Construction workers getting harder to find in northern Nevada as need increases
Craig Willcut started his career in the construction industry as a dump truck driver. He’s spent the last 17 years working as president of United Construction.
Willcut’s rise from blue-collar truck driver to white-collar manager involved a variety of intermediary positions, including union carpenter, project manager and superintendent. It’s a path he hopes more tradesmen follow so they can fill the industry’s need for more highly qualified workers.
The shortage of skilled construction labor is an ever-present issue for United Construction and many other northern Nevada companies. It’s compounded by a rebounding economy that’s spurred new residential and commercial construction, and senior-level employees such as Willcut moving ever closer to retirement age.
“It’s very difficult — that is the bottom line,” Willcut says. “We are in a very difficult place in identifying, locating and hiring qualified employees just because of supply and demand. We have great people working for us, and we are having success finding others, but there just are not as many qualified candidates out there.”
Nevada’s construction workforce totaled 76,900 employees in December of 2016, the Department of Employment, Training and Rehabilitation reports. Christopher Robison, supervising economist for DETR’s research and analysis bureau, says about 80 percent of the state’s workforce lives in Clark County. Locally, there were 11,515 workers employed in the construction industry in Washoe and Storey counties in 2014. By 2024 local industry employment is projected to grow 52 percent to 17,506 employees.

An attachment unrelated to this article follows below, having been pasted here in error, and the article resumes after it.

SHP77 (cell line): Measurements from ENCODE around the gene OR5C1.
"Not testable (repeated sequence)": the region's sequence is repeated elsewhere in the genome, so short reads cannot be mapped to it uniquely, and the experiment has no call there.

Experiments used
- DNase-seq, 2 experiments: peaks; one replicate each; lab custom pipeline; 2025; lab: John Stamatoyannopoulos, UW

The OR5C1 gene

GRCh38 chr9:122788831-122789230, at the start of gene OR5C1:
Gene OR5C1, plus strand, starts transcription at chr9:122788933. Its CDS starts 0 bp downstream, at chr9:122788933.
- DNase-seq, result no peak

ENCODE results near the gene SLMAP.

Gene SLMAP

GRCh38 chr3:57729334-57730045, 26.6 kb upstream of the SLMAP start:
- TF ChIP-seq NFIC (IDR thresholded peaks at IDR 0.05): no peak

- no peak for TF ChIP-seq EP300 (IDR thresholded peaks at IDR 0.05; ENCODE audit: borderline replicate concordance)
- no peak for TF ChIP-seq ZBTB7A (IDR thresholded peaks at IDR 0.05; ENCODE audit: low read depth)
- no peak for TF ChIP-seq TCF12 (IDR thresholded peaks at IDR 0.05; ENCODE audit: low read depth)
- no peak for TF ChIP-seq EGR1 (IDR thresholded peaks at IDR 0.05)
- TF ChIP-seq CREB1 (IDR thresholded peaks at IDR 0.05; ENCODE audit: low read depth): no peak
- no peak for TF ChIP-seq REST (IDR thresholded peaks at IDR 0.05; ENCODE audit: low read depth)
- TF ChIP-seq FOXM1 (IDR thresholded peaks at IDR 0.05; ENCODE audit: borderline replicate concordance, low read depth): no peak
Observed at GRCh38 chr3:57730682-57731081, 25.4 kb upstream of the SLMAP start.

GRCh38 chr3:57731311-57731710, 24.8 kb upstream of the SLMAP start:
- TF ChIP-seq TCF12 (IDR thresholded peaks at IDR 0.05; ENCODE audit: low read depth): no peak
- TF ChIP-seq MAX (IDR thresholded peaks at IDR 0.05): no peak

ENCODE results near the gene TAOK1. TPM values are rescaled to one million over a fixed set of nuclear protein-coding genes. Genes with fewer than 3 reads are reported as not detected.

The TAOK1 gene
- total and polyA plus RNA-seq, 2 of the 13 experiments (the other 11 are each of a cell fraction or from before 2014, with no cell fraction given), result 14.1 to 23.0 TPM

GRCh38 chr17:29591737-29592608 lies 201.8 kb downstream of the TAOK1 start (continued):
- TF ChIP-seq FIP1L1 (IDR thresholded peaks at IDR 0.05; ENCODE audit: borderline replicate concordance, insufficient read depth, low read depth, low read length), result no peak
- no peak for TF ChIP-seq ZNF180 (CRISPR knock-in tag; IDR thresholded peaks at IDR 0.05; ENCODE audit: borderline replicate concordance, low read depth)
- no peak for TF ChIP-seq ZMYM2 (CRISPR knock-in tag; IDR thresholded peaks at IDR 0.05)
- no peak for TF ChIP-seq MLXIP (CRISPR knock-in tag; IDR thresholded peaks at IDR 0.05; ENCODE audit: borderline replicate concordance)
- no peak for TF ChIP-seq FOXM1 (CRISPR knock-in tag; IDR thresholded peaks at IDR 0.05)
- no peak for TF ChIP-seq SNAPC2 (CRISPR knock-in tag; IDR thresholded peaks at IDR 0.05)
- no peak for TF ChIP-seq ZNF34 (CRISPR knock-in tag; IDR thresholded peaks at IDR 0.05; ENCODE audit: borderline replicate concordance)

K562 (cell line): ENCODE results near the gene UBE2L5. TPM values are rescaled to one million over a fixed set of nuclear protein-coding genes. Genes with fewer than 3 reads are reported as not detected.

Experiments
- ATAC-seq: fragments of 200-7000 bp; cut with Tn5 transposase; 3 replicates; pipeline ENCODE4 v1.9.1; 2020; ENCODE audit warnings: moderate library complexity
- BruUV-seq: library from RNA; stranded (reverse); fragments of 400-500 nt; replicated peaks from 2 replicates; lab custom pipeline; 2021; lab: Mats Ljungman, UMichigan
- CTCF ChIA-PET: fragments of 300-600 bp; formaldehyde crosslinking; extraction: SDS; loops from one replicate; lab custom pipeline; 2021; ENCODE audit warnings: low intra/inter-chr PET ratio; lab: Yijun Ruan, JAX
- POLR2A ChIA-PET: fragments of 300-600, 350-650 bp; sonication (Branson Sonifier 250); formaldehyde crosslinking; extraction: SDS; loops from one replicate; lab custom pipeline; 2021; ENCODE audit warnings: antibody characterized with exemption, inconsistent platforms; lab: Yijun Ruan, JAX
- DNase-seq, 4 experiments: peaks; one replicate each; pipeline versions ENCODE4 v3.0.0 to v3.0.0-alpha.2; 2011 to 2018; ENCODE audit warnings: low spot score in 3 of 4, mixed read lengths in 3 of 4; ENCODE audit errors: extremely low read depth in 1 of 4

Question is: Where are all these new workers going to come from?
The recession emptied a great deal of water out of the pool, and the lure of good-paying technical and computer jobs is further draining the pond when it comes to the career choices of younger workers.
Willcut (who says he has no plans to retire anytime soon) hopes more tradesmen work their way up the ranks as he did. Although a college degree in construction management or similar area of study can speed up entry into management, it’s not an absolute requirement, he says.
“Having a college education is good, but having field experience is better,” he says. “There is a path for non-college-educated construction workers to advance — and they have a better grasp on how things get built because they have done it. It wasn’t learned out of a book.”
Statewide, Nevada added 7,200 construction jobs in 2016, DETR reports. But it’s one thing to add eager young carpenters to the company payroll and quite another to add skilled superintendents and project managers who have a decade or more of real-world experience.
Those issues came to a head when United Construction opened its Sacramento office in June of 2016. A few field hands transferred to the new northern California office, Willcut says, but most of the new office’s 10 employees were scouted and hired using recruitment firms.